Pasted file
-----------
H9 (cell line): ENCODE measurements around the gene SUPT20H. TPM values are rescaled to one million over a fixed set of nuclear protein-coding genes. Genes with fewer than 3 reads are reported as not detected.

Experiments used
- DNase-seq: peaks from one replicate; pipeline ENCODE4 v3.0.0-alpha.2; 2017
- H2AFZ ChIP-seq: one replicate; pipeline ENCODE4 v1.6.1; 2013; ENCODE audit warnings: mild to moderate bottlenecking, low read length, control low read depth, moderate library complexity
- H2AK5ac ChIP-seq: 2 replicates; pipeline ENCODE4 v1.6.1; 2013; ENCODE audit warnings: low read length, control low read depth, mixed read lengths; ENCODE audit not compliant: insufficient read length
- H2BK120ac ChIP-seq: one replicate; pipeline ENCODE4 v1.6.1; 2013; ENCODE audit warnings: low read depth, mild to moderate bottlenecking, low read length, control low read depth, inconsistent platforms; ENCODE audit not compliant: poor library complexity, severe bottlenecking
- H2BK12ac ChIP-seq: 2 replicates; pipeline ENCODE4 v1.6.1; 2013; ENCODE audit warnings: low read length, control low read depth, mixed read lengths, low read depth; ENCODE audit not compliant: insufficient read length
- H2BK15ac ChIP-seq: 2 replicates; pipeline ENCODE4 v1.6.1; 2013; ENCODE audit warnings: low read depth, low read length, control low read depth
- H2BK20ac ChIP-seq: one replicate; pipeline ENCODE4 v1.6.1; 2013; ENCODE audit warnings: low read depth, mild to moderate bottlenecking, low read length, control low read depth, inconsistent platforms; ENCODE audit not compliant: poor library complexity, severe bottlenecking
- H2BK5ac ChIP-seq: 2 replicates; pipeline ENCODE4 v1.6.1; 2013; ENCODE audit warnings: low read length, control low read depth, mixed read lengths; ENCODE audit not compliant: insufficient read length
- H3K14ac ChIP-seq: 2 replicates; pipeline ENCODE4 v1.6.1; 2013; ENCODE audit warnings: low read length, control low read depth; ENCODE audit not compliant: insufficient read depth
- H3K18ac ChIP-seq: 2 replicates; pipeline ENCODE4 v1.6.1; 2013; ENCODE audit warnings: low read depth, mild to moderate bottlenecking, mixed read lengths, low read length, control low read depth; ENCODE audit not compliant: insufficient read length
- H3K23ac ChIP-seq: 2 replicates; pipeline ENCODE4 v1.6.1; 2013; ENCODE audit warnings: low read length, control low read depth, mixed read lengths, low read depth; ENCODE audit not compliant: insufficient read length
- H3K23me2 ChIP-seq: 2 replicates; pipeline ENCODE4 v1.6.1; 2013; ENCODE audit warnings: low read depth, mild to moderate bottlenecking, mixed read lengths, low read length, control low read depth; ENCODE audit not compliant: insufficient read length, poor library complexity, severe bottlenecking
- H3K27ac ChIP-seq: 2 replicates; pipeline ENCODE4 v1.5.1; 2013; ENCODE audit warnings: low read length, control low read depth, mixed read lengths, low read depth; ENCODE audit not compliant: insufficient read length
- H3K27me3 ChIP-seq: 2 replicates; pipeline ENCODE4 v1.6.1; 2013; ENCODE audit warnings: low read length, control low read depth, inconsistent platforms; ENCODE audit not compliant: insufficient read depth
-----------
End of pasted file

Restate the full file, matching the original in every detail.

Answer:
H9 (cell line): ENCODE measurements around the gene SUPT20H. TPM values are rescaled to one million over a fixed set of nuclear protein-coding genes. Genes with fewer than 3 reads are reported as not detected.

Experiments used
- DNase-seq: peaks from one replicate; pipeline ENCODE4 v3.0.0-alpha.2; 2017
- H2AFZ ChIP-seq: one replicate; pipeline ENCODE4 v1.6.1; 2013; ENCODE audit warnings: mild to moderate bottlenecking, low read length, control low read depth, moderate library complexity
- H2AK5ac ChIP-seq: 2 replicates; pipeline ENCODE4 v1.6.1; 2013; ENCODE audit warnings: low read length, control low read depth, mixed read lengths; ENCODE audit not compliant: insufficient read length
- H2BK120ac ChIP-seq: one replicate; pipeline ENCODE4 v1.6.1; 2013; ENCODE audit warnings: low read depth, mild to moderate bottlenecking, low read length, control low read depth, inconsistent platforms; ENCODE audit not compliant: poor library complexity, severe bottlenecking
- H2BK12ac ChIP-seq: 2 replicates; pipeline ENCODE4 v1.6.1; 2013; ENCODE audit warnings: low read length, control low read depth, mixed read lengths, low read depth; ENCODE audit not compliant: insufficient read length
- H2BK15ac ChIP-seq: 2 replicates; pipeline ENCODE4 v1.6.1; 2013; ENCODE audit warnings: low read depth, low read length, control low read depth
- H2BK20ac ChIP-seq: one replicate; pipeline ENCODE4 v1.6.1; 2013; ENCODE audit warnings: low read depth, mild to moderate bottlenecking, low read length, control low read depth, inconsistent platforms; ENCODE audit not compliant: poor library complexity, severe bottlenecking
- H2BK5ac ChIP-seq: 2 replicates; pipeline ENCODE4 v1.6.1; 2013; ENCODE audit warnings: low read length, control low read depth, mixed read lengths; ENCODE audit not compliant: insufficient read length
- H3K14ac ChIP-seq: 2 replicates; pipeline ENCODE4 v1.6.1; 2013; ENCODE audit warnings: low read length, control low read depth; ENCODE audit not compliant: insufficient read depth
- H3K18ac ChIP-seq: 2 replicates; pipeline ENCODE4 v1.6.1; 2013; ENCODE audit warnings: low read depth, mild to moderate bottlenecking, mixed read lengths, low read length, control low read depth; ENCODE audit not compliant: insufficient read length
- H3K23ac ChIP-seq: 2 replicates; pipeline ENCODE4 v1.6.1; 2013; ENCODE audit warnings: low read length, control low read depth, mixed read lengths, low read depth; ENCODE audit not compliant: insufficient read length
- H3K23me2 ChIP-seq: 2 replicates; pipeline ENCODE4 v1.6.1; 2013; ENCODE audit warnings: low read depth, mild to moderate bottlenecking, mixed read lengths, low read length, control low read depth; ENCODE audit not compliant: insufficient read length, poor library complexity, severe bottlenecking
- H3K27ac ChIP-seq: 2 replicates; pipeline ENCODE4 v1.5.1; 2013; ENCODE audit warnings: low read length, control low read depth, mixed read lengths, low read depth; ENCODE audit not compliant: insufficient read length
- H3K27me3 ChIP-seq: 2 replicates; pipeline ENCODE4 v1.6.1; 2013; ENCODE audit warnings: low read length, control low read depth, inconsistent platforms; ENCODE audit not compliant: insufficient read depth